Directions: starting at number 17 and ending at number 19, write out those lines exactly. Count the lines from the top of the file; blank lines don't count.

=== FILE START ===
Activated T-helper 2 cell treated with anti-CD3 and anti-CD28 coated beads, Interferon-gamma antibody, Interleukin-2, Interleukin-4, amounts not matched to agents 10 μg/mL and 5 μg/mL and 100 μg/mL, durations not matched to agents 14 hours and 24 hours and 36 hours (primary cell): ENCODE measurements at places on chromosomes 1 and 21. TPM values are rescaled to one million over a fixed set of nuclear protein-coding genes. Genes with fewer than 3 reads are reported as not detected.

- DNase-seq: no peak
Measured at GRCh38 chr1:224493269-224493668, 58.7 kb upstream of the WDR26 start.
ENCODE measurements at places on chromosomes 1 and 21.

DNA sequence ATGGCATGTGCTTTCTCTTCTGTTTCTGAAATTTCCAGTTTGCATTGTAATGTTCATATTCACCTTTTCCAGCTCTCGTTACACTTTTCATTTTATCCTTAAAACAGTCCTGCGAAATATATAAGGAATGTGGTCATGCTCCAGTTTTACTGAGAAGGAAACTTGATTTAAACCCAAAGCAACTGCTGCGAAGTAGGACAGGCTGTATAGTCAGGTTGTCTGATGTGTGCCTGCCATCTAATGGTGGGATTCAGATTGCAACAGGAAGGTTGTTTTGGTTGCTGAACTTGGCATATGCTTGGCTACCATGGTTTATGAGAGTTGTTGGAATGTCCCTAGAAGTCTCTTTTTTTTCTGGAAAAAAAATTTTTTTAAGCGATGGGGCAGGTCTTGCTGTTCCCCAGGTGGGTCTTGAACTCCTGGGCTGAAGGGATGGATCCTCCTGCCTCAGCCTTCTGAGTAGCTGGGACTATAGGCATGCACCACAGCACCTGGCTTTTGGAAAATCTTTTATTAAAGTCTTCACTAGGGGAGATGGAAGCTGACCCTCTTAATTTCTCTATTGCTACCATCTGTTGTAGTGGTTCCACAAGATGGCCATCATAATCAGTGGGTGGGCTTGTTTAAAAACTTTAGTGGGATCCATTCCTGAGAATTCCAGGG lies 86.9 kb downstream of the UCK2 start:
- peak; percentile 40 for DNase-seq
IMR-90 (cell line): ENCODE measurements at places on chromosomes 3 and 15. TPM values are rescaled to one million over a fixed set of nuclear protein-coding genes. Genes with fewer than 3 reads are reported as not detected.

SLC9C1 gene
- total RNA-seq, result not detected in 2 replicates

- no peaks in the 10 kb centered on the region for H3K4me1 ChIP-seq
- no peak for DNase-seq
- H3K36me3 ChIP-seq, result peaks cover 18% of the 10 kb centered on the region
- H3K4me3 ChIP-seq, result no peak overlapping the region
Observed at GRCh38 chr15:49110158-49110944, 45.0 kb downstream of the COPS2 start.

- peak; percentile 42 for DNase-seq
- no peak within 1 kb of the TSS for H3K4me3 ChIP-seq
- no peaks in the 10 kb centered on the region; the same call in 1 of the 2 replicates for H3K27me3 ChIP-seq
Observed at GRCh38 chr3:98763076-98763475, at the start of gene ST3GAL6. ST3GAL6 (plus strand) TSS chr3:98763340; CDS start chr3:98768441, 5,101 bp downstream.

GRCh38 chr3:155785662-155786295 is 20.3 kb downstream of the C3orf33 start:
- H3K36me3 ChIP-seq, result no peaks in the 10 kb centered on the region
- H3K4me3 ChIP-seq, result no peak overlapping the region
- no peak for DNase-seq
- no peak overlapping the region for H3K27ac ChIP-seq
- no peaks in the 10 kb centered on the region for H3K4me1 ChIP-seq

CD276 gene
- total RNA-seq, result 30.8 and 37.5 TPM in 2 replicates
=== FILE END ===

- no peaks in the 10 kb centered on the region; the same call in 1 of the 2 replicates for H3K27me3 ChIP-seq
Observed at GRCh38 chr3:98763076-98763475, at the start of gene ST3GAL6. ST3GAL6 (plus strand) TSS chr3:98763340; CDS start chr3:98768441, 5,101 bp downstream.

GRCh38 chr3:155785662-155786295 is 20.3 kb downstream of the C3orf33 start: